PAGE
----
My perception of what was possible changed. But not without a fight from my dominant thinking mind…
Intuition in Clinical Practice
In my medical training, intuition was never discussed. Evidence-based medicine had long been the standard, and anything beyond empirical data was deemed undependable. Invalid. Historically, however, notable scientific discoveries had come by way of intuition, many in the form of dreams. Like Mendeleev, the Russian chemist who invented the periodic table of elements. And Kekulé, a German organic chemist, who discovered that benzene was a ring structure, not a chain. Einstein famously said that intuition is a sacred gift, whereas the rational mind is a faithful servant. Our culture honors the servant and neglects the gift.
From where does intuition arise? It has long been accepted that the left brain processes linear,concrete, and analytical thoughts; whereas the right brain processes emotions, senses, and images. Recent studies from HearthMath, however, suggest that the heart is also involved in receiving and processing intuitive information, and may in fact receive sensory information before the brain does. Their research also finds that women are more attuned to intuition than their male counterparts. In future research, will we discover that the gut and other organs know before the brain, too?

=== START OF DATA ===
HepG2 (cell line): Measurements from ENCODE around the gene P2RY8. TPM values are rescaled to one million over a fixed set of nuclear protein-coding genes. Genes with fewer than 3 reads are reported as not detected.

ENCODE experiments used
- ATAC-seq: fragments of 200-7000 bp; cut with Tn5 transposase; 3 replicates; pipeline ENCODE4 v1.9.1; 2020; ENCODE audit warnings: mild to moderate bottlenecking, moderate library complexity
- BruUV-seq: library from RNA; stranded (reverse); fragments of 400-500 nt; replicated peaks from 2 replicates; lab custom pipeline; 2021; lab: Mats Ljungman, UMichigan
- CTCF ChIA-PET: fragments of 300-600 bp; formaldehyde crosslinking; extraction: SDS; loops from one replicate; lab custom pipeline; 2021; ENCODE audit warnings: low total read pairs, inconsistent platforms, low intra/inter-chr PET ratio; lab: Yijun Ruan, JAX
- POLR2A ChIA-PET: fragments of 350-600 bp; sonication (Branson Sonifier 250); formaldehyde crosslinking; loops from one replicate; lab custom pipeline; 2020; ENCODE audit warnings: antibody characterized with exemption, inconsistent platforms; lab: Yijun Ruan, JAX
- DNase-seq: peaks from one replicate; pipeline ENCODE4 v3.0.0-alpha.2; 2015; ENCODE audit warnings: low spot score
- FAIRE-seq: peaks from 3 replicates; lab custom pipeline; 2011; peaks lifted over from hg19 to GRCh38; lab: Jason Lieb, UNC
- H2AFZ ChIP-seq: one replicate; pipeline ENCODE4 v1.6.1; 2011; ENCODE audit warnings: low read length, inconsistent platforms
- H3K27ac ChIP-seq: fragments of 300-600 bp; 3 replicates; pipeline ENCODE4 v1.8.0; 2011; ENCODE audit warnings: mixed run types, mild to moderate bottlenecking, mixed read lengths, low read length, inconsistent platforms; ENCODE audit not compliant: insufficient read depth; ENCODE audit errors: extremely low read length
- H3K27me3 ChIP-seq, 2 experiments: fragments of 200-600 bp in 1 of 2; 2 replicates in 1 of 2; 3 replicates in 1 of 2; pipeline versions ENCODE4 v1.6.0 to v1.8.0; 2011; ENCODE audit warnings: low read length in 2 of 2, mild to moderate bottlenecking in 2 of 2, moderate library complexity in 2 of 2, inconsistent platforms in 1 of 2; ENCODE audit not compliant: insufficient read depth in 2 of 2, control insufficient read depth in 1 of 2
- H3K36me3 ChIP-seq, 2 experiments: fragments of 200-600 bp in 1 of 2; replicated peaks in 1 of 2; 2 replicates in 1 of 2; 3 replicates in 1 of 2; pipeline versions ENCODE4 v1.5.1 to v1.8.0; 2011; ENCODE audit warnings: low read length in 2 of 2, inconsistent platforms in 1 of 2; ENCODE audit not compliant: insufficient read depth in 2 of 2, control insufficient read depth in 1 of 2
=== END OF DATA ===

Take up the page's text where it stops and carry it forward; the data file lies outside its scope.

What intuition is not:
Wishful, biased, or fearful thinking—as much as possible, emotions are taken out of the equation
Instinctual behavior— these are reflexive actions wired into us as survival skills